Charter of Council

Charter of Council

(adopted by Council on 10 April 2014)

This charter should be read in conjunction with the Standing Resolution on Procedures of Council


The governing authority of the University is the Council, established under Part 3, section 8 of the Macquarie University Act 1989 (NSW) (the Act)The Act also defines financial responsibilities and specifies the object and functions of the University.

Under Part 4 of the Act, the Council takes primary responsibility for the control and management of the affairs of the University, and is empowered to make by‐laws and rules to give effect to its functions under the Act. With the exceptions of matters reserved to the Council, and those matters that are not delegable under the Macquarie University Act 1989 and Macquarie University By‐law 2005, the Council may also delegate its functions as appropriate.

This Charter is a non‐legislative set of guidelines adopted by Council to assist Councillors with implementation of the intentions of the Act. It sets out the values and responsibilities of Council and outlines how the Council ensures effective corporate governance practices are in place to discharge those responsibilities.  To the extent of any inconsistency with the Act, the By‐law or any Rules, the Act, By‐law and any Rules will prevail.

In carrying out its responsibilities and powers, the Council will at all times recognise its overriding responsibility to act with integrity, diligently and in accordance with the law.

The Council will review and update this Charter on a regular basis.


The Council is committed to the following values:

  • Trusteeship ‐ to collectively own and foster the long‐term sustainability of the University, its mission as an academic institution and the University’s articulation with the world, near and far.
  • Courage ‐ to be courageous in the quest for creative enterprise while respectful of the lessons of the past.
  • Rigour ‐ to be rigorous in analysis, thinking and decision‐making; and to bring open, talented and inquisitive minds to the leadership process.
  • Distinctiveness ‐ to be restless in the desire to see Macquarie University make a deeply distinctive contribution to higher education and thoughtfully address the many complex challenges our sector faces.
  • Relationships ‐ to value our relationships and in all of our practices and deliberations to recognise the need for mutual trust, respect, honesty and collaboration.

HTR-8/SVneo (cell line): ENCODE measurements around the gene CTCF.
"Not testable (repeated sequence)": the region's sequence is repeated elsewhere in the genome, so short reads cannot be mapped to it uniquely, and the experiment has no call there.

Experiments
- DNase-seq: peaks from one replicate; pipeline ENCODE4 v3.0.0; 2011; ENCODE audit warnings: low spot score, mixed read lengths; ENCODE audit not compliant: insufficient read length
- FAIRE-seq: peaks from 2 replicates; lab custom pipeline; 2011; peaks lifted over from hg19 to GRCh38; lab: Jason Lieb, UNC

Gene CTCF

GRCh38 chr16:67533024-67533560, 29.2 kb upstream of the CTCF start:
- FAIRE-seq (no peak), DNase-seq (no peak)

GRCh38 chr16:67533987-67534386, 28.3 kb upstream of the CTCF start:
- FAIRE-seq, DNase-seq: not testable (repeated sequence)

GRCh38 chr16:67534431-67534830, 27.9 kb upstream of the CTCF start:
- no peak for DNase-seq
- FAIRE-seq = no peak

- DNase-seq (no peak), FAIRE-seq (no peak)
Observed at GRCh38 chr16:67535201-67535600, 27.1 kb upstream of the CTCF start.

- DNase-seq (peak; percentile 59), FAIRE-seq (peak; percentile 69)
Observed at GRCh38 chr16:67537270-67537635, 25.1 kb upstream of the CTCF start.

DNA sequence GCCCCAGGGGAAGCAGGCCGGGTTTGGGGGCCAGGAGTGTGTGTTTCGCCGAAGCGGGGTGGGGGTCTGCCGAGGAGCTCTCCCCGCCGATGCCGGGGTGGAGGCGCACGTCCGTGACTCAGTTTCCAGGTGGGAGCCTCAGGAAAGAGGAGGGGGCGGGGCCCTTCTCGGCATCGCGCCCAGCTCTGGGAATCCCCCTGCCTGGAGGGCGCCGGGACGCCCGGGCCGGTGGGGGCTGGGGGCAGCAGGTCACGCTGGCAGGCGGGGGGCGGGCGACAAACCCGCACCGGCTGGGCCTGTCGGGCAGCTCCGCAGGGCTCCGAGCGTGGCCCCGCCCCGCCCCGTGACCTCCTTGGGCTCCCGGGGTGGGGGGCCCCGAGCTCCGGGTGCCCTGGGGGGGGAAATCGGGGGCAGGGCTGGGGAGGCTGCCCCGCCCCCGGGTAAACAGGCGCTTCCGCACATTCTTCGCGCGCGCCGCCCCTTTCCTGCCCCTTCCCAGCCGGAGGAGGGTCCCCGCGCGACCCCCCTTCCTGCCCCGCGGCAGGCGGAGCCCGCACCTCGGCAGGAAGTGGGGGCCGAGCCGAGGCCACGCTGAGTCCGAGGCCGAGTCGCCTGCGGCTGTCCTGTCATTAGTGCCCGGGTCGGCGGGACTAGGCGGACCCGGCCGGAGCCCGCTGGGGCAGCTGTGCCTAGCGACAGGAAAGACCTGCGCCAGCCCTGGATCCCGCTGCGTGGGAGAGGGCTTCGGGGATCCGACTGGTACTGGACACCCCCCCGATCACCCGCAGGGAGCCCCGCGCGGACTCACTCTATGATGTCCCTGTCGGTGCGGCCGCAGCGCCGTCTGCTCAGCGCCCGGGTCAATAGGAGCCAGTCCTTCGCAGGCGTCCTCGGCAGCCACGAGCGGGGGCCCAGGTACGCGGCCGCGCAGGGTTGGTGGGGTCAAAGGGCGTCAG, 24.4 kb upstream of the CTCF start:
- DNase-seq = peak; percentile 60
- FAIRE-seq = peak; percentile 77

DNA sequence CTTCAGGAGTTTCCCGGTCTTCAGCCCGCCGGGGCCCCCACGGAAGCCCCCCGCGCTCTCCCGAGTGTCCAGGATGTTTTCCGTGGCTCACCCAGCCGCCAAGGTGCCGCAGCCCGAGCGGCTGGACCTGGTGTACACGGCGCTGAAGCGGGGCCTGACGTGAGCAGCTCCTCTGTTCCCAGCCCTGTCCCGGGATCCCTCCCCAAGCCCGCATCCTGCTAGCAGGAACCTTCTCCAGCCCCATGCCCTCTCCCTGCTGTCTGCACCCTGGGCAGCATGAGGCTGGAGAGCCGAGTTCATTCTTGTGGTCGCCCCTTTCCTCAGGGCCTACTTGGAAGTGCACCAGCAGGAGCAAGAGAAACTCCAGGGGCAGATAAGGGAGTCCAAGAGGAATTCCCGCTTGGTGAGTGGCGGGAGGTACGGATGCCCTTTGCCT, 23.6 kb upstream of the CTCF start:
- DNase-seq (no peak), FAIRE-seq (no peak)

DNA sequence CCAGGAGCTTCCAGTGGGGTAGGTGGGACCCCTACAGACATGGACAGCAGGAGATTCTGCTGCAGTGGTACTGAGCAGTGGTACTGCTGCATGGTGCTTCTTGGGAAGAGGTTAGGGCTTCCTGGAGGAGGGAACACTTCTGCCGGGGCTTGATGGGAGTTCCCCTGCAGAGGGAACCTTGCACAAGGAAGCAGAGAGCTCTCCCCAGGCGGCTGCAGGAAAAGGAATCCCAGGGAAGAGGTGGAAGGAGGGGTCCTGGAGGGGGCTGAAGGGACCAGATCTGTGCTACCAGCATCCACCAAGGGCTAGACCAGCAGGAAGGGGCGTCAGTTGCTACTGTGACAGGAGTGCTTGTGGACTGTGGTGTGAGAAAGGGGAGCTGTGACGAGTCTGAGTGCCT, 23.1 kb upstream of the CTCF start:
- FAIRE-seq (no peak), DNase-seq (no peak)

Functions and Responsibilities of Council

The Macquarie University Act sets out the functions and responsibilities of Council, and provides mechanisms that allow Council to carry these out in practical terms.  While the core functions of teaching and research and the management of these activities are carried out by academic, professional and management staff of the University, the Council retains the responsibility of monitoring and oversight in relation to all of the University’s functions.

Council has established several standing Committees and has delegated certain functions to these Committees. Council will also establish special purposes Committees from time to time as may be required.

The following list sets out the primary responsibilities of Council and describes the principal ways that Council fulfils these functions:

  • to monitor the performance of the Vice‐Chancellor,

    Council has delegated this function to the Remuneration Committee (see Remuneration Committee Charter). This Committee reports directly to Council.

  • to oversee the University’s performance,

    Council receives a report from the Vice‐Chancellor at every meeting of Council as well as from its own Committees that consider regular reports from the functional areas of the University.

  • to oversee the academic activities of the University,

    Council receives a report from the Academic Senate at every meeting.

  • to approve the University’s mission, strategic direction, annual budget and business plan, 

    Council is directly responsible for approval in these areas, based on the presentation of drafts prepared by the Vice‐Chancellor or recommended by a Committee of Council.

  • to oversee risk management and risk assessment across the University (including, if necessary, taking reasonable steps to obtain independent audit reports of entities in which the University has an interest but which it does not control or with which it has entered into a joint venture),

    Council has delegated this function to the Audit and Risk Committee (see Audit & Risk Committee Charter). This Committee reports directly to Council.

  • to approve and monitor systems of control and accountability for the University (including in relation to controlled entities),

    Council annually reviews the Register of Delegations of Authority as well as receiving regular reports from the Audit and Risk and Finance and Facilities Committees of Council. The Audit and Risk Committee is also charged with reviewing regular reports from all controlled entities. Council receives reports on specified actions taken under delegated authority through the reporting regime established in the Policy on Delegations of Authority.

  • to approve significant University commercial activities,

    The Audit and Risk Committee advises Council with regard to the exercise of Council’s powers relating to Division 3 of the Act dealing with Commercial Activities, including partnerships, trusts, joint ventures, governance, risk assessment, due diligence, feasibility and administrative arrangements, Guidelines for and Register of Commercial Activities.

  • to  establish  policies  and  procedural  principles  for  the  University  consistent  with  legal requirements and community expectations,

    Council establishes procedural principles through its consideration and approval of the Policy Framework Policy and the Policy on Delegations of Authority.

  • to ensure that the University’s grievance procedures, and information concerning any rights of appeal or review conferred by or under any Act, are published in a form that is readily accessible to the public,

    The University’s Discipline Committee and Standing Committee on Appeals both report to Council following each meeting. The Charters for these Committees and the Student Misconduct and Discipline Rules are available on the University’s website.

  • to regularly review its own performance,

    Council undertakes a review of its own performance at regular intervals.

  • to make available for members of the Council a program of induction and of development relevant to their role as such a member.